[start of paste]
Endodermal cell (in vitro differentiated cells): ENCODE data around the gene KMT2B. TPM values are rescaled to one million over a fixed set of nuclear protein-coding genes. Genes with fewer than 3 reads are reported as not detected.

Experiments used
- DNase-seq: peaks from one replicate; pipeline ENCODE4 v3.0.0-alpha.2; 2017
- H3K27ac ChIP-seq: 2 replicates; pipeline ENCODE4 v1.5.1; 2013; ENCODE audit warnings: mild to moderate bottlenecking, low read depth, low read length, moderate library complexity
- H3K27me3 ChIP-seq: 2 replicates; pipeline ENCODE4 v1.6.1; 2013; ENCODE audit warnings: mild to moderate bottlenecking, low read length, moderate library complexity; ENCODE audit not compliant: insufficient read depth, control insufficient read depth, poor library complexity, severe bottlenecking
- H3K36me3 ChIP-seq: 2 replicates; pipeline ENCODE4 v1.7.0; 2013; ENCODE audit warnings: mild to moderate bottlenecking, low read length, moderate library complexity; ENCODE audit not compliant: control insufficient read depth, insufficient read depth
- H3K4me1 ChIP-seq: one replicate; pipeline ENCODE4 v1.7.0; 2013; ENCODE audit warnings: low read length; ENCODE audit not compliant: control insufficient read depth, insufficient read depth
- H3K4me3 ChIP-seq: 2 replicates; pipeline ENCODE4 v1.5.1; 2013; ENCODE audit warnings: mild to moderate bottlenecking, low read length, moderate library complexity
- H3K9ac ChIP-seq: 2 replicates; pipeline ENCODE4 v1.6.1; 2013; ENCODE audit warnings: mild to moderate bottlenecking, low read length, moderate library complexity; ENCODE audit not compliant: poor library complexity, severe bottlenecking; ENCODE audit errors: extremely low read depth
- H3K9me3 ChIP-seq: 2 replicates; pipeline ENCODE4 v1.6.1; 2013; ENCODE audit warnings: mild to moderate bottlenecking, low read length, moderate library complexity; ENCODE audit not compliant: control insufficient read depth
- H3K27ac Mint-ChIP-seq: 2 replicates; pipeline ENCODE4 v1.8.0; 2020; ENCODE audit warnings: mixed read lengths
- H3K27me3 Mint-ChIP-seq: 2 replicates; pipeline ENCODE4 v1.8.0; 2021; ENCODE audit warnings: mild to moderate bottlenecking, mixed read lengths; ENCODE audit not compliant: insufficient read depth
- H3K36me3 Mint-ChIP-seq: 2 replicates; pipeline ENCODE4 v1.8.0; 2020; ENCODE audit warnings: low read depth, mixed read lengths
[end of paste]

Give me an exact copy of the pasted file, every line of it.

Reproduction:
Endodermal cell (in vitro differentiated cells): ENCODE data around the gene KMT2B. TPM values are rescaled to one million over a fixed set of nuclear protein-coding genes. Genes with fewer than 3 reads are reported as not detected.

Experiments used
- DNase-seq: peaks from one replicate; pipeline ENCODE4 v3.0.0-alpha.2; 2017
- H3K27ac ChIP-seq: 2 replicates; pipeline ENCODE4 v1.5.1; 2013; ENCODE audit warnings: mild to moderate bottlenecking, low read depth, low read length, moderate library complexity
- H3K27me3 ChIP-seq: 2 replicates; pipeline ENCODE4 v1.6.1; 2013; ENCODE audit warnings: mild to moderate bottlenecking, low read length, moderate library complexity; ENCODE audit not compliant: insufficient read depth, control insufficient read depth, poor library complexity, severe bottlenecking
- H3K36me3 ChIP-seq: 2 replicates; pipeline ENCODE4 v1.7.0; 2013; ENCODE audit warnings: mild to moderate bottlenecking, low read length, moderate library complexity; ENCODE audit not compliant: control insufficient read depth, insufficient read depth
- H3K4me1 ChIP-seq: one replicate; pipeline ENCODE4 v1.7.0; 2013; ENCODE audit warnings: low read length; ENCODE audit not compliant: control insufficient read depth, insufficient read depth
- H3K4me3 ChIP-seq: 2 replicates; pipeline ENCODE4 v1.5.1; 2013; ENCODE audit warnings: mild to moderate bottlenecking, low read length, moderate library complexity
- H3K9ac ChIP-seq: 2 replicates; pipeline ENCODE4 v1.6.1; 2013; ENCODE audit warnings: mild to moderate bottlenecking, low read length, moderate library complexity; ENCODE audit not compliant: poor library complexity, severe bottlenecking; ENCODE audit errors: extremely low read depth
- H3K9me3 ChIP-seq: 2 replicates; pipeline ENCODE4 v1.6.1; 2013; ENCODE audit warnings: mild to moderate bottlenecking, low read length, moderate library complexity; ENCODE audit not compliant: control insufficient read depth
- H3K27ac Mint-ChIP-seq: 2 replicates; pipeline ENCODE4 v1.8.0; 2020; ENCODE audit warnings: mixed read lengths
- H3K27me3 Mint-ChIP-seq: 2 replicates; pipeline ENCODE4 v1.8.0; 2021; ENCODE audit warnings: mild to moderate bottlenecking, mixed read lengths; ENCODE audit not compliant: insufficient read depth
- H3K36me3 Mint-ChIP-seq: 2 replicates; pipeline ENCODE4 v1.8.0; 2020; ENCODE audit warnings: low read depth, mixed read lengths